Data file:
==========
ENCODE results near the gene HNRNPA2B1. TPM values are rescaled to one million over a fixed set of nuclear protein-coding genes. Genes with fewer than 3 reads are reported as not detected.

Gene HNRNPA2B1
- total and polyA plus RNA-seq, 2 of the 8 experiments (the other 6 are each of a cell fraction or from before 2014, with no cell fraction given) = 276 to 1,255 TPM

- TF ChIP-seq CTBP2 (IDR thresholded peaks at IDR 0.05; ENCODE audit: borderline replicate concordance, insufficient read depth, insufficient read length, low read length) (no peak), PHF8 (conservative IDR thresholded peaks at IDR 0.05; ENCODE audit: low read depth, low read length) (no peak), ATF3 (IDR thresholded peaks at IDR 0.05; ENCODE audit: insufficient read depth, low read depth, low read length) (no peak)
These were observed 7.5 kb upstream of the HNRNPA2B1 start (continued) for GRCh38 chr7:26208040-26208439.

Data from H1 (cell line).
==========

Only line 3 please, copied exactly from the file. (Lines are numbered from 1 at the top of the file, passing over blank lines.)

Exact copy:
- total and polyA plus RNA-seq, 2 of the 8 experiments (the other 6 are each of a cell fraction or from before 2014, with no cell fraction given) = 276 to 1,255 TPM